Topological space

Revision as of 15:38, 21 June 2008 by Boy Soprano II (talk | contribs) (links to similar notions)
(diff) ← Older revision | Latest revision (diff) | Newer revision → (diff)

A topological space (or simply a topology) is an pair $(X,\mathcal{T}$), where $X$ is a set and $\mathcal{T}$ is a subset of the power set of $X$ satisfying the following relations:

By abuse of language, the topology $(X,\mathcal{T})$ is called simply "the topology $X$" or "the topology $\mathcal{T}$", depending on context.

The elements of $\mathcal{T}$ are usually called open sets. The subsets of $X$ whose complements are elements of $\mathcal{T}$ are then called closed sets.

It follows from the principles of set theory that the intersection of any family of closed sets is closed, and that the intersection of any family of open sets is open.

When checking whether a set $\mathcal{T}$ is a topology, by induction it suffices to show that the intersection of any two elements of $\mathcal{T}$ is also an element of $\mathcal{T}$.


Trivially, the sets $\{ \varnothing, X\}$, and $\mathfrak{P}(X)$ (the power set of $X$) are both topologies. They are the least and greatest topologies on $X$, respectively.

If $(\mathcal{T}_i)_{i\in I}$ is a family of topologies on $X$, then so is their intersection, $\bigcap_{i\in I} \mathcal{T}_i$.

Let $\mathcal{Q}$ be a collection of subsets of $X$. Since $\mathcal{P}(X)$ is a topology on $X$ of which $\mathcal{Q}$ is a subset, the set of topologies on $X$ that contain $\mathcal{Q}$ is not empty. It then follows from the previous paragraph that there exists a least topology on $X$ containing $\mathcal{Q}$. This is the topology generated by $\mathcal{Q}$.

Theorem. Let $\mathcal{Q}$ be a set with the property: for any $A,B$ in $\mathcal{Q}$ and any $x\in A\cap B$, there exists an element $C$ of $\mathcal{Q}$ such that \[x \in C \subset A \cap B .\] Then the topology generated by $\mathcal{Q}$ is the set containing $X$, and the subsets $S$ of $\bigcup_{A\in \mathcal{Q}} A$ with the following property: for every element $x$ of $S$, there exists an element $A$ of $\mathcal{Q}$ such that $x\in A$ and $A\subset S$.

Proof. Call the set described in the theorem $\mathcal{T}$. From the properties of topologies it is evident that every topology containing $\mathcal{Q}$ must also contain $\mathcal{T}$. Hence it suffices to show that $\mathcal{T}$ is in fact a topology.

By construction, $X$ is an element of $\mathcal{T}$; since $\varnothing$ has no elements, it vacuously satisfies the theorem's condition and hence is also an element of $\mathcal{T}$.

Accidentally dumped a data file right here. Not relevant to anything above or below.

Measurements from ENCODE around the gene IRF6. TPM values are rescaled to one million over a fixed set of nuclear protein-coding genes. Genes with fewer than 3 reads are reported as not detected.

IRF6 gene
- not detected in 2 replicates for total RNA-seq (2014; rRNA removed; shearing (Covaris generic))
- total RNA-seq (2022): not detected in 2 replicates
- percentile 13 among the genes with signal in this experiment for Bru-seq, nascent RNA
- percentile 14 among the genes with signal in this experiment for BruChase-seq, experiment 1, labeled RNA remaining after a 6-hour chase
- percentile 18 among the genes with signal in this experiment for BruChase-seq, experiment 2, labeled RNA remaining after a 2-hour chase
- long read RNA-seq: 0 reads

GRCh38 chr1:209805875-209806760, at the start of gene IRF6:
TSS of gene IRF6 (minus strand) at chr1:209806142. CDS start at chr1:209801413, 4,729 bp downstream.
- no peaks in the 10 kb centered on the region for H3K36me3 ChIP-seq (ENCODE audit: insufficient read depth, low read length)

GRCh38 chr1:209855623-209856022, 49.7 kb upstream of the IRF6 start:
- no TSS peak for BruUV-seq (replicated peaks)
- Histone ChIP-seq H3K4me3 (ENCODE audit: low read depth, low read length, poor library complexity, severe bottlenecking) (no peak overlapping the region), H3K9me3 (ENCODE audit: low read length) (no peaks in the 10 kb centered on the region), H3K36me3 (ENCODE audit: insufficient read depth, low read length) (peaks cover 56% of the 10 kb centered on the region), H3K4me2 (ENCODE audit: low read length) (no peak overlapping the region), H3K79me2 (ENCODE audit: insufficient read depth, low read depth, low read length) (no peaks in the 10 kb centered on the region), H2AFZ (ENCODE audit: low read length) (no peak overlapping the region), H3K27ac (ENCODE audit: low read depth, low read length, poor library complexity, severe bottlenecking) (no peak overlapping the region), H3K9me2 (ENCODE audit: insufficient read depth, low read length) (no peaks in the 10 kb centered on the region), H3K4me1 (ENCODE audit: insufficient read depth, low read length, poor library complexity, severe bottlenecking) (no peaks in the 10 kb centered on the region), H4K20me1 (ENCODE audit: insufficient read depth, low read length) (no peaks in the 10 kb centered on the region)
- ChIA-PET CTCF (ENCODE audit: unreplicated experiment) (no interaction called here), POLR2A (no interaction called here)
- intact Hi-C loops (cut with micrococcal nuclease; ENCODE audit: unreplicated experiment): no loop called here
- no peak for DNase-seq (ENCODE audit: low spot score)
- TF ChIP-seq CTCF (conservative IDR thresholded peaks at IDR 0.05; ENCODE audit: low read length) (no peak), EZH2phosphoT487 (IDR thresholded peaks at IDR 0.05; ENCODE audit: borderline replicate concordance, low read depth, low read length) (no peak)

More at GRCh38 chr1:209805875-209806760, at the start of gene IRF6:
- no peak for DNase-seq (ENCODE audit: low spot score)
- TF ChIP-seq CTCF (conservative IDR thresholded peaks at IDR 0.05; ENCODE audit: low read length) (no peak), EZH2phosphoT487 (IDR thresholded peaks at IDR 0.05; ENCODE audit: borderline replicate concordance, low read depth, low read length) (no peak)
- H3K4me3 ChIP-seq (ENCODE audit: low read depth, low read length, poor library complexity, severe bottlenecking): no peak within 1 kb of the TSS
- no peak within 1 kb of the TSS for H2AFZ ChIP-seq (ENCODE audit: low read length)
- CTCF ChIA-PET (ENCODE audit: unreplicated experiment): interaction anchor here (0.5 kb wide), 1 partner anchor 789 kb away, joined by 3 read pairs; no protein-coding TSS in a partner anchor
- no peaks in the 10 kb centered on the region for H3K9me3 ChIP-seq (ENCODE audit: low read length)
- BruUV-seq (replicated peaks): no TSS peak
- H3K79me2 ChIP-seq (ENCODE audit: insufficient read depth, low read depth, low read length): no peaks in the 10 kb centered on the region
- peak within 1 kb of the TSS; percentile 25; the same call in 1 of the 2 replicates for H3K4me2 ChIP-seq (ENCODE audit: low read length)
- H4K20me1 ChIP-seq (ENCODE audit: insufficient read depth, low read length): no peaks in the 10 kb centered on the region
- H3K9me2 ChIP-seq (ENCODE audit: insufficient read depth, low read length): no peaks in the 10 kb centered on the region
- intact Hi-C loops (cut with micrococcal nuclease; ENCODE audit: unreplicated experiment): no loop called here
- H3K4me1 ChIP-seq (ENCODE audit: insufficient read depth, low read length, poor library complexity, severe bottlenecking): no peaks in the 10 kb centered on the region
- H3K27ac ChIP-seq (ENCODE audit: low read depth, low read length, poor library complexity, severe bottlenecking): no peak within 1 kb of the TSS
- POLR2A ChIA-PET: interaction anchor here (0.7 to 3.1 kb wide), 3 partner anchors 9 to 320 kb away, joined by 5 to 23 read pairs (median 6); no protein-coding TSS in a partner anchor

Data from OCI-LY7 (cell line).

Let $(T_i)_{i\in I}$ be a family of elements of $\mathcal{T}$. If one of them is $X$, then their union is $X$, which is an element of $\mathcal{T}$. Otherwise, we note that every element $x$ of $\bigcup_{i\in I} T_i$ is an element of $T_i$; hence there exists some $A\in \mathcal{Q}$ for which \[x\in A \subset T_i \subset \bigcup_{i\in I} T_i .\]

Finally, suppose $T_1$ and $T_2$ are two elements of $\mathcal{T}$. If one, say $T_1$, is equal to $X$, then $T_1 \cap T_2 = T_2 \in \mathcal{T}$, and we are done. Otherwise, for every element $x$ of $T_1 \cap T_2$, there exist sets $A\subset T_1$ and $B \subset T_2$ for which $x \in A\cap B$. By hypothesis, there exists a set $C$ in $\mathcal{Q}$ such that \[x \in C \subset A \cap B \subset T_1 \cap T_2 .\] This proves that $T_1 \cap T_2 \in \mathcal{Q}$. Hence $\mathcal{T}$ is a topology, as desired. $\blacksquare$

In a metric space $X$, we can define an open set to be a set $S$ such that for every element $x \in S$ there exists an open ball centered at $x$ that is contained in $S$. This is the topology generated by the neighborhoods of $X$, and it is called the metric topology of $X$. The closed sets of $X$ are then those sets $S$ such that every limit point of $S$ is an element of $S$.

In $\mathbb{Z}$, the topology generated by the infinite arithmetic sequences yields an interesting proof of the infinitude of primes. Specifically, consider the topology generated by the residue classes modulo $m$, as $m$ ranges through all nonnegative integers. Then for every integer $n$, the set $n \mathbb{Z}$ is closed and open. If there are finitely many primes $p$, it then follows that the union of all sets $p\mathbb{Z}$ is closed. Since every integer except $\pm 1$ is divisible by some prime, it follows that the set $\{-1,1\}$ is open, a contradiction.


Let $X$ be a set with a topology $\mathcal{T}$, and let $S$ be a subset of $X$. The topology $\mathcal{T}$ induces a topology on $S$, namely the set of sets of the form $S \cap T$, for $T \in \mathcal{T}$. This topology is called the topological subspace $S$.

Note that open and closed sets in the subspace $S$ are not necessarily open or closed in the space $X$.

See also

Invalid username
Login to AoPS